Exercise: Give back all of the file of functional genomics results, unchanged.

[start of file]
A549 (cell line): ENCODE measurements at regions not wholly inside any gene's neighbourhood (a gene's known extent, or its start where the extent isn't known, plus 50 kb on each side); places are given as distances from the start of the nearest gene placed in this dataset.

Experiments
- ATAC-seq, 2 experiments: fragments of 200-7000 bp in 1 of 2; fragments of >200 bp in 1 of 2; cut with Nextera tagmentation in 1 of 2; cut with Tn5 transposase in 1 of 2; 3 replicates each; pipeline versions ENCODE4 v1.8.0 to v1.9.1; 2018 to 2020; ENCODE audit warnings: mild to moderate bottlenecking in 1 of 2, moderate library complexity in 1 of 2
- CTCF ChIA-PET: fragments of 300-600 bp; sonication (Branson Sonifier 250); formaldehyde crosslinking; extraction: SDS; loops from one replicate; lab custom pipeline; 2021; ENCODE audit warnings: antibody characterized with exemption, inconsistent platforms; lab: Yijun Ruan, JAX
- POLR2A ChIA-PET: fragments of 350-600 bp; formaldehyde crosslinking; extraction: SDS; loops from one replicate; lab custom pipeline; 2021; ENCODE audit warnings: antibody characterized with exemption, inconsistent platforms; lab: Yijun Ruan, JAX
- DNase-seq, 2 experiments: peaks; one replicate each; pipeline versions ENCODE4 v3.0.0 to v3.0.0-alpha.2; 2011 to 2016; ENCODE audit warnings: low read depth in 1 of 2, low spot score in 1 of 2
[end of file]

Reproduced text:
A549 (cell line): ENCODE measurements at regions not wholly inside any gene's neighbourhood (a gene's known extent, or its start where the extent isn't known, plus 50 kb on each side); places are given as distances from the start of the nearest gene placed in this dataset.

Experiments
- ATAC-seq, 2 experiments: fragments of 200-7000 bp in 1 of 2; fragments of >200 bp in 1 of 2; cut with Nextera tagmentation in 1 of 2; cut with Tn5 transposase in 1 of 2; 3 replicates each; pipeline versions ENCODE4 v1.8.0 to v1.9.1; 2018 to 2020; ENCODE audit warnings: mild to moderate bottlenecking in 1 of 2, moderate library complexity in 1 of 2
- CTCF ChIA-PET: fragments of 300-600 bp; sonication (Branson Sonifier 250); formaldehyde crosslinking; extraction: SDS; loops from one replicate; lab custom pipeline; 2021; ENCODE audit warnings: antibody characterized with exemption, inconsistent platforms; lab: Yijun Ruan, JAX
- POLR2A ChIA-PET: fragments of 350-600 bp; formaldehyde crosslinking; extraction: SDS; loops from one replicate; lab custom pipeline; 2021; ENCODE audit warnings: antibody characterized with exemption, inconsistent platforms; lab: Yijun Ruan, JAX
- DNase-seq, 2 experiments: peaks; one replicate each; pipeline versions ENCODE4 v3.0.0 to v3.0.0-alpha.2; 2011 to 2016; ENCODE audit warnings: low read depth in 1 of 2, low spot score in 1 of 2